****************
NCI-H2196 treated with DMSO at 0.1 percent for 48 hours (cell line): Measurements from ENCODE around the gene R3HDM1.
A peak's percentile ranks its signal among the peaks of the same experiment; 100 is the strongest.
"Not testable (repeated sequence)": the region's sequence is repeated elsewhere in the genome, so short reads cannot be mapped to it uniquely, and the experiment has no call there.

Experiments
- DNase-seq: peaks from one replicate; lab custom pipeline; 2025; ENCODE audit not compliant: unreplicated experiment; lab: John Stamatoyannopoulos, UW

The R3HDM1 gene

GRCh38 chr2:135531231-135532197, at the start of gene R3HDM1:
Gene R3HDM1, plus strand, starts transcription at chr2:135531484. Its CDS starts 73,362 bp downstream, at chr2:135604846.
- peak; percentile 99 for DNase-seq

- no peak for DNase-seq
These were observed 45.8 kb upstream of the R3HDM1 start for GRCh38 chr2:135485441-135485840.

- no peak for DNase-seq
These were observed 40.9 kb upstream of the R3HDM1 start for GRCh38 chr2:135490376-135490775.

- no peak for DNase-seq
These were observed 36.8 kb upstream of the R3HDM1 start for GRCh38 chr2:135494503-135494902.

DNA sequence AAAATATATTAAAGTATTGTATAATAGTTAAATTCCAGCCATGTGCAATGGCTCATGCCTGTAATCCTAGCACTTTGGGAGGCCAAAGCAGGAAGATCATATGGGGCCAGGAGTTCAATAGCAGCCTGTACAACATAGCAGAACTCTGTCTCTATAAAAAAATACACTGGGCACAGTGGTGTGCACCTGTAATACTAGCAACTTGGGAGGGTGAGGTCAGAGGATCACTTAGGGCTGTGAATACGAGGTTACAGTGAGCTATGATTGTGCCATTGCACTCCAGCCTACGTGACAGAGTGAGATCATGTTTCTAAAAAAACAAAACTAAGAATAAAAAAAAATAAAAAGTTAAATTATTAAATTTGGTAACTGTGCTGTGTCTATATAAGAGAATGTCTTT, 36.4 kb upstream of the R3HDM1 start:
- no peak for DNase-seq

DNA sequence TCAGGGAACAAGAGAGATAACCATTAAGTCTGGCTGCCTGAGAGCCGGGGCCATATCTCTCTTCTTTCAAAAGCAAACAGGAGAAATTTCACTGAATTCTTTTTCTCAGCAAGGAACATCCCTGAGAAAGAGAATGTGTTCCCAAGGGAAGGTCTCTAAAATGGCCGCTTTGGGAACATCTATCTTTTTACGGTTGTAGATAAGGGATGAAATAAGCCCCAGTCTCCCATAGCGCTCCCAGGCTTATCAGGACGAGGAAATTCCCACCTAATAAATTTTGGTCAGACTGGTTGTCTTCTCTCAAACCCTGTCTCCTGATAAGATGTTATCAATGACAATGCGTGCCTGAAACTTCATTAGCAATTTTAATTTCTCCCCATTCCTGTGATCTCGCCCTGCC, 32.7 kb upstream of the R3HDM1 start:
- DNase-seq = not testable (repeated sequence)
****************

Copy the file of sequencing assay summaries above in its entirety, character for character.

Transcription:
NCI-H2196 treated with DMSO at 0.1 percent for 48 hours (cell line): Measurements from ENCODE around the gene R3HDM1.
A peak's percentile ranks its signal among the peaks of the same experiment; 100 is the strongest.
"Not testable (repeated sequence)": the region's sequence is repeated elsewhere in the genome, so short reads cannot be mapped to it uniquely, and the experiment has no call there.

Experiments
- DNase-seq: peaks from one replicate; lab custom pipeline; 2025; ENCODE audit not compliant: unreplicated experiment; lab: John Stamatoyannopoulos, UW

The R3HDM1 gene

GRCh38 chr2:135531231-135532197, at the start of gene R3HDM1:
Gene R3HDM1, plus strand, starts transcription at chr2:135531484. Its CDS starts 73,362 bp downstream, at chr2:135604846.
- peak; percentile 99 for DNase-seq

- no peak for DNase-seq
These were observed 45.8 kb upstream of the R3HDM1 start for GRCh38 chr2:135485441-135485840.

- no peak for DNase-seq
These were observed 40.9 kb upstream of the R3HDM1 start for GRCh38 chr2:135490376-135490775.

- no peak for DNase-seq
These were observed 36.8 kb upstream of the R3HDM1 start for GRCh38 chr2:135494503-135494902.

DNA sequence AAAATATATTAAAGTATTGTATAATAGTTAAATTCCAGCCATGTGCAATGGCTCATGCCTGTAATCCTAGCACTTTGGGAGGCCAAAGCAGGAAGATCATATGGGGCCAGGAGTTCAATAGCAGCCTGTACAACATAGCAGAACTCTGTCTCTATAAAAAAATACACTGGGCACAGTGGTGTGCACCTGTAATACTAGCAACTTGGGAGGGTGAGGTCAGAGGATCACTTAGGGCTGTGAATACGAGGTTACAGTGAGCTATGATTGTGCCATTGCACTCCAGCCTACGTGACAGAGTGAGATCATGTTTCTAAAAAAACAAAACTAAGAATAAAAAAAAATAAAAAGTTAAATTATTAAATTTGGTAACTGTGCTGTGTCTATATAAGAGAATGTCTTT, 36.4 kb upstream of the R3HDM1 start:
- no peak for DNase-seq

DNA sequence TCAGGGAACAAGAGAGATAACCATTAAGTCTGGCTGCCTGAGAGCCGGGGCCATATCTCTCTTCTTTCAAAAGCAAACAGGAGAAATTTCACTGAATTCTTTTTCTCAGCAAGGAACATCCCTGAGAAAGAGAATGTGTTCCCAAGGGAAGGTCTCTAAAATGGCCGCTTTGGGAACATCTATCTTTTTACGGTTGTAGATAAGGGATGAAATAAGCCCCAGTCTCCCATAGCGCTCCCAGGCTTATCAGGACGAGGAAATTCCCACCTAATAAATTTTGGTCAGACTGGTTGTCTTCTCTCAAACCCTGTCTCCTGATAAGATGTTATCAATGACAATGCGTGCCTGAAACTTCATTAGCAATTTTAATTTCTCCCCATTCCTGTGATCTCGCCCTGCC, 32.7 kb upstream of the R3HDM1 start:
- DNase-seq = not testable (repeated sequence)